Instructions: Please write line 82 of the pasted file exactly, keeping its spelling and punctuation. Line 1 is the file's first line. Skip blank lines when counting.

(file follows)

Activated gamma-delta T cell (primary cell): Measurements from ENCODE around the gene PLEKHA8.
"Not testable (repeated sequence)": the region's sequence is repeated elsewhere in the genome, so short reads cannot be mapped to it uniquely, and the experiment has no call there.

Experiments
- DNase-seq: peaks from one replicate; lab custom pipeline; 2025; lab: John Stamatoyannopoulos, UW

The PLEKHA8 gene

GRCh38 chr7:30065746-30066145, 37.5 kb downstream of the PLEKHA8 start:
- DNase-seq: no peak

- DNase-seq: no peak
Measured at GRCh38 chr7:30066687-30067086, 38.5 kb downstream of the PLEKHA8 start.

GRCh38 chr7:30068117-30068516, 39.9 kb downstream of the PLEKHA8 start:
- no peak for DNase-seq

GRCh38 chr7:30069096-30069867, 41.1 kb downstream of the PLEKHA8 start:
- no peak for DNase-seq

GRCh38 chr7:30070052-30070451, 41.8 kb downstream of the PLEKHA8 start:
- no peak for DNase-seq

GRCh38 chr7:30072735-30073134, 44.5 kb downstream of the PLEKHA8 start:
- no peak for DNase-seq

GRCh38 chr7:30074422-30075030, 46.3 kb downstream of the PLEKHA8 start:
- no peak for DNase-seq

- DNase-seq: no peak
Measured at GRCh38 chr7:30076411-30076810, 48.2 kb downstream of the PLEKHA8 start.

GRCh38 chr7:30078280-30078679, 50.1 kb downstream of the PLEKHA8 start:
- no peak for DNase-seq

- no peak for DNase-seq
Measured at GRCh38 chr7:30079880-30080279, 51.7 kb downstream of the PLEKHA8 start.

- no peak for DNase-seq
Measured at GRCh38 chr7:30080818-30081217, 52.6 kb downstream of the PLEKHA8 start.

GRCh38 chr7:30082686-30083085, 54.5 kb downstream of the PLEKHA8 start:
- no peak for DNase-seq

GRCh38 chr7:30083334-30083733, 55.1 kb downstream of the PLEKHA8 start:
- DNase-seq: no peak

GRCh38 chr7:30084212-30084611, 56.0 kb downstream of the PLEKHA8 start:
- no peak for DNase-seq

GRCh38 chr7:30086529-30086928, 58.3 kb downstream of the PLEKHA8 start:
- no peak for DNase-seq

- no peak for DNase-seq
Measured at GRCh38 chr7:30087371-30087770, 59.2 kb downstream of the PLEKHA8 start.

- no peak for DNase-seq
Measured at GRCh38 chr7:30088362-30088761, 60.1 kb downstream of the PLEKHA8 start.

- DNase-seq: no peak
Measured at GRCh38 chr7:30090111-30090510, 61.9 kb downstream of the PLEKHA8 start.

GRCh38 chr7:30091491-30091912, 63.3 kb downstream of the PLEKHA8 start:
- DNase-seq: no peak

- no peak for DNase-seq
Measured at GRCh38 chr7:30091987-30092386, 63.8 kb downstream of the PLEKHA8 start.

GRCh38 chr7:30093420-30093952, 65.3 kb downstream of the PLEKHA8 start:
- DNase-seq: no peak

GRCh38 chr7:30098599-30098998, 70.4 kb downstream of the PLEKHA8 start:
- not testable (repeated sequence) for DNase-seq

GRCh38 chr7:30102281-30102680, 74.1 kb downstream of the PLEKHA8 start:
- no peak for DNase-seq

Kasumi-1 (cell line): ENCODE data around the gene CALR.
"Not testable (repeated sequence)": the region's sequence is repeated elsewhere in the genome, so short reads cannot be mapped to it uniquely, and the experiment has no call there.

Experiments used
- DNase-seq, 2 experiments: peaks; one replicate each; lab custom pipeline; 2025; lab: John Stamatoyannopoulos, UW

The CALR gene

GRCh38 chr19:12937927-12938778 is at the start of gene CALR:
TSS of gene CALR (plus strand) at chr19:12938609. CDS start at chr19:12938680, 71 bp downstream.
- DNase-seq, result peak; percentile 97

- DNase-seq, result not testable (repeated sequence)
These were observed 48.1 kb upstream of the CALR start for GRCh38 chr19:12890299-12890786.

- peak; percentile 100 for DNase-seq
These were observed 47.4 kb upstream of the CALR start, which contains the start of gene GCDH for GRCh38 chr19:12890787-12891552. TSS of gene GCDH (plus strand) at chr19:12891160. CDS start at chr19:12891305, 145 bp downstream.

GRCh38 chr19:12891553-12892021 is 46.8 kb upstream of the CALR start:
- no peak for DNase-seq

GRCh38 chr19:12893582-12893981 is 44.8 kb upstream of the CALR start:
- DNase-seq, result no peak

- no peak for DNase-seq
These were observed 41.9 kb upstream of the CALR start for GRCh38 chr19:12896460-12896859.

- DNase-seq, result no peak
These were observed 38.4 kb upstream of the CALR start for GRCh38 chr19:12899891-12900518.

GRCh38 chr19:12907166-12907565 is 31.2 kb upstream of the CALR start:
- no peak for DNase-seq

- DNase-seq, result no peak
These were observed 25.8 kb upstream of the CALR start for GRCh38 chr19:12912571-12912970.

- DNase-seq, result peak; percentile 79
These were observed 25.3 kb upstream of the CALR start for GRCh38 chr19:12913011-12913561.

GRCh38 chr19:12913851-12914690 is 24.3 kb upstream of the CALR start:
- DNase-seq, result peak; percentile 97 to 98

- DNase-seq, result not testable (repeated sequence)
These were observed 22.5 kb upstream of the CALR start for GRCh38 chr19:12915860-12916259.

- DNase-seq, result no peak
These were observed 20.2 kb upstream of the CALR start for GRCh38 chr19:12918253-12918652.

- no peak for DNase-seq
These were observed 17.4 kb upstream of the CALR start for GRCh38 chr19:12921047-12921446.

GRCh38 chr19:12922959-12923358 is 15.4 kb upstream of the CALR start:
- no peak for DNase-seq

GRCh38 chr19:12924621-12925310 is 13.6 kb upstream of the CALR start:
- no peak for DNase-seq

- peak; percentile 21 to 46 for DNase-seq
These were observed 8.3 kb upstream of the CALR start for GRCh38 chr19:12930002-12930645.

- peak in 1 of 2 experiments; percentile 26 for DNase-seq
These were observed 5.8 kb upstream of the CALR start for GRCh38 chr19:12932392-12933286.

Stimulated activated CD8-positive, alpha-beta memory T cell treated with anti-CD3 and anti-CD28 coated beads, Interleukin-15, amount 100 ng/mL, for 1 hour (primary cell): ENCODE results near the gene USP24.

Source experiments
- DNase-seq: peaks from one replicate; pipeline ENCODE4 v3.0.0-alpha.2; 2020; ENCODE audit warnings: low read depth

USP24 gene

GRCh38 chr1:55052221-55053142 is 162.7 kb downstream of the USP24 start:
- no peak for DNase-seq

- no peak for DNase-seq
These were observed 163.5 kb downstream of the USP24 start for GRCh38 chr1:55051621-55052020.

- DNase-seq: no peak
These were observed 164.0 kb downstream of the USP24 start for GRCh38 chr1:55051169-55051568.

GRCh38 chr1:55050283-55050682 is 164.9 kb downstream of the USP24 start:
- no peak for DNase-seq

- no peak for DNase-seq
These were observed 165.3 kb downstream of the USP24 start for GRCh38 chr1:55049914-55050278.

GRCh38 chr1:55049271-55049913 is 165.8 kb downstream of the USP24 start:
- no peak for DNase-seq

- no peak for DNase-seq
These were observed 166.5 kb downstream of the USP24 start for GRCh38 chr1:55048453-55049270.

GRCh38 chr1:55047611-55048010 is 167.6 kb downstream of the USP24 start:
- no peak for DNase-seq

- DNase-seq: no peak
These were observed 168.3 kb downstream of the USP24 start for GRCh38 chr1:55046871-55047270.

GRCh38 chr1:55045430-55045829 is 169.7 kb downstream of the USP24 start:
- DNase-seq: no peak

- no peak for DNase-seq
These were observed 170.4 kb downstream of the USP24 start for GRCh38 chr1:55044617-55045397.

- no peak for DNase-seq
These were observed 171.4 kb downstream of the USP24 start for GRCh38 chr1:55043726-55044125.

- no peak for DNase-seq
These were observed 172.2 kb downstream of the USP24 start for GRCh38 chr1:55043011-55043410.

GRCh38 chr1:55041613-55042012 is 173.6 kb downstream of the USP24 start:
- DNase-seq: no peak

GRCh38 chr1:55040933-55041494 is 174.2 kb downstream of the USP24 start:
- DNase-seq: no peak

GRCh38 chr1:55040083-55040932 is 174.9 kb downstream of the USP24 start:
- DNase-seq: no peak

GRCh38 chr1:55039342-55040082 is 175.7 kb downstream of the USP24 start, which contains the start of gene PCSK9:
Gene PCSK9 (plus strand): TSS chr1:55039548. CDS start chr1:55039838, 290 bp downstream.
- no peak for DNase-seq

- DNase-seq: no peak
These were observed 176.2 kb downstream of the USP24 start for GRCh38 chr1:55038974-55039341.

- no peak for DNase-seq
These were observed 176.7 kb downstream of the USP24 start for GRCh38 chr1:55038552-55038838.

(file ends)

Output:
- DNase-seq, result no peak